Flash fiction is a literary mode, usually under 1,000 words, which distills an odyssey. The nanotale about the baby shoes, apocryphally attributed to Hemingway, is one example. The following bildungsminiroman – not my personal biography – is another.
We begin with a white upper- middle- class male settler-colonist privilege-exerciser called Quesalid, after the famous shaman of the Pacific Northwest (settler-colonists have no qualms naming people or places after human groups they’ve decimated). His childhood was typical— summers in Rangoon, luge lessons.
He attended a private boarding school, then some Ivy for college—a common path for mediocre children of rich families attempting to reproduce their elite position in society. (1) It was there that he cemented his masculine identity by participating in the ritual alcohol- poisoning of an acquaintance named Vilmer.
After graduating— diploma in one hand and trust fund in the other— he set out to explore the world. During a two-week stint voluntouring in some godforsaken place his country helped underdevelop, (2) Quesalid became known for his prowess at chucking bags of rice. Around that time, he was transformed by the sight of an aged man, then a sick man, then a corpse, then an ascetic. At the expat lounge nearby, he decided to take some magic mushrooms to process these Four Passing Sights. While tripping, he met a man named Francis, who told him a scintillating tale:
Far away in the heavenly abode of the great god Indra, there is a wonderful net which has been hung by some cunning artificer in such a manner that it stretches out infinitely in all directions. In accordance with the extravagant tastes of deities, the artificer has hung a single glittering jewel in each “eye” of the net, and since the net itself is infi nite in dimensions, the jewels are infinite in number. There hang the jewels glittering like stars of the first magnitude, a wonderful sight to behold. If we now arbitrarily select one of these jewels for inspection and look closely at it, we will discover that in its polished surface there are reflected all the other jewels in the net, infinite in number. Not only that, but each of the jewels reflected in this one jewel is also reflecting all the other jewels, so that there is an infinite reflecting process occurring... (3)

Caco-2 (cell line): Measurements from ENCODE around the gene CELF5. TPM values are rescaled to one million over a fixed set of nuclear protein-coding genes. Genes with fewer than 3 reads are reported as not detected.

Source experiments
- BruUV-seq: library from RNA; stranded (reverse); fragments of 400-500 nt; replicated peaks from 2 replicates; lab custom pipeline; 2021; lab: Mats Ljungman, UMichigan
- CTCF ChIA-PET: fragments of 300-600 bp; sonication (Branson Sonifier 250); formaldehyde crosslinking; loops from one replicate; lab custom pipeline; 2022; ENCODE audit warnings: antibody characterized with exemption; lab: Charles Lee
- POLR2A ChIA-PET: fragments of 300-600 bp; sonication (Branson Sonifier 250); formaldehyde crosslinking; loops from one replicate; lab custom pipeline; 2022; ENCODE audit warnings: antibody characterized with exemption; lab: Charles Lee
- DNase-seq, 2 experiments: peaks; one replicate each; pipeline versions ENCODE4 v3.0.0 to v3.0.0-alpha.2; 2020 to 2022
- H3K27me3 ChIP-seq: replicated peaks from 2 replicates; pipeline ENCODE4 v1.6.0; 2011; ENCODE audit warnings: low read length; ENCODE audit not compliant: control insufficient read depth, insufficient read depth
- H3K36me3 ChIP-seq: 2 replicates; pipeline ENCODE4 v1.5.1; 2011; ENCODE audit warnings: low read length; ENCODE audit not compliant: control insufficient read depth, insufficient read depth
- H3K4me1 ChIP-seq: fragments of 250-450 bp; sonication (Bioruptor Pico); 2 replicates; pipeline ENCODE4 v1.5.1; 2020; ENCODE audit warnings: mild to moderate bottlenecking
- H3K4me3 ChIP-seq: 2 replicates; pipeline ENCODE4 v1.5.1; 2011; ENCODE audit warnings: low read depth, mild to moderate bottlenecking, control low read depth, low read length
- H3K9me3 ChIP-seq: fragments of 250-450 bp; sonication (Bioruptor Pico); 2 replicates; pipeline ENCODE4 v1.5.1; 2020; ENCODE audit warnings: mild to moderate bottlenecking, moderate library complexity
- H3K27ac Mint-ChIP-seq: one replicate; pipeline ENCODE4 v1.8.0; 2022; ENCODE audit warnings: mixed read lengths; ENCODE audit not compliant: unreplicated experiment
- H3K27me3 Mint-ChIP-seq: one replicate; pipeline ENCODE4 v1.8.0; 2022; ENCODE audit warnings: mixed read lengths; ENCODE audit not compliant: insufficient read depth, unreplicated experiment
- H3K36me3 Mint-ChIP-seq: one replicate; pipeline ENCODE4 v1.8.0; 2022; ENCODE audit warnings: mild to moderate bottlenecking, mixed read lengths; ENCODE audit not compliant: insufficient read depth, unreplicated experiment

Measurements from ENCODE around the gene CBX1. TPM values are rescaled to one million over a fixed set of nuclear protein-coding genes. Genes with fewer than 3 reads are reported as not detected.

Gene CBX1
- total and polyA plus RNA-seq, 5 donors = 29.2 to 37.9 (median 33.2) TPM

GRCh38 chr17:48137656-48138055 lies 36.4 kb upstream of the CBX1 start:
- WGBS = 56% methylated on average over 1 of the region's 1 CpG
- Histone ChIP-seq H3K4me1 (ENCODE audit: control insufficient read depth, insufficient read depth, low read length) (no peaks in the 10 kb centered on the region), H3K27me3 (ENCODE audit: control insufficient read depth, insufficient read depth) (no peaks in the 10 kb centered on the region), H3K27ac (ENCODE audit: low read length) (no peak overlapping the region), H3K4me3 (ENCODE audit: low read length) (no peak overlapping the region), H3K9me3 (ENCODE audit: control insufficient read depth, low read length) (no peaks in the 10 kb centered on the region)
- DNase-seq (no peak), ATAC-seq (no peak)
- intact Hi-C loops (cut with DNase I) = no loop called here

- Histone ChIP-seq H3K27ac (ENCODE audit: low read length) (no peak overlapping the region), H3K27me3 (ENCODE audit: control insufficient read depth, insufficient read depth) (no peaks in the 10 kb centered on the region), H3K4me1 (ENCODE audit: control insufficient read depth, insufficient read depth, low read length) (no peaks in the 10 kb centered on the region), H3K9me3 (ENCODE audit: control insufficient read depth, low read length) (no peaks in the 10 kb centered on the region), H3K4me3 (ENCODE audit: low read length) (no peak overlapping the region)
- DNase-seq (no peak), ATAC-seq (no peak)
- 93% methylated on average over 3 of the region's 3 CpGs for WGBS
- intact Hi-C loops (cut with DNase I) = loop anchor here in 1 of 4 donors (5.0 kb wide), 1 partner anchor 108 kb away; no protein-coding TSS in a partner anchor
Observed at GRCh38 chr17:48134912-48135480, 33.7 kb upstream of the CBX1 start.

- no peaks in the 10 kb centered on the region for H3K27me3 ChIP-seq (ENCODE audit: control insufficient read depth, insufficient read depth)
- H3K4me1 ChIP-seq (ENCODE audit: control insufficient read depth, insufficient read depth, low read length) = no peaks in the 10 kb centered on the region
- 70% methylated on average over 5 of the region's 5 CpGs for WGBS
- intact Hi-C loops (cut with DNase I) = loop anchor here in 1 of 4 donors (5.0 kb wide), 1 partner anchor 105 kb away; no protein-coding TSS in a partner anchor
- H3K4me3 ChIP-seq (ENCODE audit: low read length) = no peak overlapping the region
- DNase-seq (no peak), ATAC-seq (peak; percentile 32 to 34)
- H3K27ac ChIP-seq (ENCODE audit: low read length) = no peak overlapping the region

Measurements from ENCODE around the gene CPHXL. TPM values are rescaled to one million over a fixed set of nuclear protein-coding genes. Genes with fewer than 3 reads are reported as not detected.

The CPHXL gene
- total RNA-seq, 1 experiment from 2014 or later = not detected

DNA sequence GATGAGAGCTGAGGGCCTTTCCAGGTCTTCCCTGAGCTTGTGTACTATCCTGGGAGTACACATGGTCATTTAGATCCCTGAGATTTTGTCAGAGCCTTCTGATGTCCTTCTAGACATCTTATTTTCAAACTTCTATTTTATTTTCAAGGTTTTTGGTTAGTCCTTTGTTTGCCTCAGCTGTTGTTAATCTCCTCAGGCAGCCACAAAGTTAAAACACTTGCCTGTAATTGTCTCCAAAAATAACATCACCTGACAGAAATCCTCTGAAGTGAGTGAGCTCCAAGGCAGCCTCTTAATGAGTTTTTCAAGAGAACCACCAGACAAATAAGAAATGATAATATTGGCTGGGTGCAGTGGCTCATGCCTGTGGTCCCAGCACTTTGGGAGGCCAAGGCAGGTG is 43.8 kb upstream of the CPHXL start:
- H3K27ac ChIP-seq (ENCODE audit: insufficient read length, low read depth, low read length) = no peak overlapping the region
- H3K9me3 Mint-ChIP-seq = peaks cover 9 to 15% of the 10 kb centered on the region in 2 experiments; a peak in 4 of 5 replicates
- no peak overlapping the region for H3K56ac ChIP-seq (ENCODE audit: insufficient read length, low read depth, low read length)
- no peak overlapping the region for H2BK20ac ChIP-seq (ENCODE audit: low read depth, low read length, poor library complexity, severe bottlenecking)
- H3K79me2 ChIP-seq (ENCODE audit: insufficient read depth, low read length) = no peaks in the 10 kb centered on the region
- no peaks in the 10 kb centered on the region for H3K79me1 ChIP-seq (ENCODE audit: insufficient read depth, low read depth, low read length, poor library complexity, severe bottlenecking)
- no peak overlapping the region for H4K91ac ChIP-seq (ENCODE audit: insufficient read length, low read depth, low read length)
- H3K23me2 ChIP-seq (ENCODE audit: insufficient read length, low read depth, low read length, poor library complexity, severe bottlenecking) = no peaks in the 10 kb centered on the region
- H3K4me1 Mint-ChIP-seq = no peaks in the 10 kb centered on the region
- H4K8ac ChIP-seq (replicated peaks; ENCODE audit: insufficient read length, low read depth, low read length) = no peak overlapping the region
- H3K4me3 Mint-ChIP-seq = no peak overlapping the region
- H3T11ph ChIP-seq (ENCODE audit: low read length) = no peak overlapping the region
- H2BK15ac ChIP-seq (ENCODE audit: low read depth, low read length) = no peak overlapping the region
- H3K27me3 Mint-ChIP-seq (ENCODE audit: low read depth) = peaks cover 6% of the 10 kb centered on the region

Quesalid came to the next day in a pineapple field and decided to use his trust fund to scour the world for similar revelations. In Abya Yala, (i) he discovered vincularidad, (4) an “awareness of the integral relation and interdependence amongst all living organisms (in which humans are only a part) with territory or land and the cosmos.” (5) In China, he came upon the Hua-yen tradition, (6) which teaches the mutual interfusion and interconnectedness of all phenomena. In Africa, he took part in Ubuntu, that is, the universal bond that connects all humanity. (7) Last and least in Europe, he experienced radical relationality, (8) after which he underwent an identity crisis. It suddenly dawned on Quesalid that as a white male citizen of the First World, his privilege derived from a racialized, patriarchal, hierarchical, asymmetrical, imperial, heteronormative, and Euro-American centric order. (9) “You are a colonizer through and through,” he thought. “You can feel it in your bones, which have never known stunting. It courses through your veins, through which malaria never has. Every fi ber of your being has been nurtured by centuries of predatory accumulation.” (10) “This might serve as a good start to a book,” he concluded.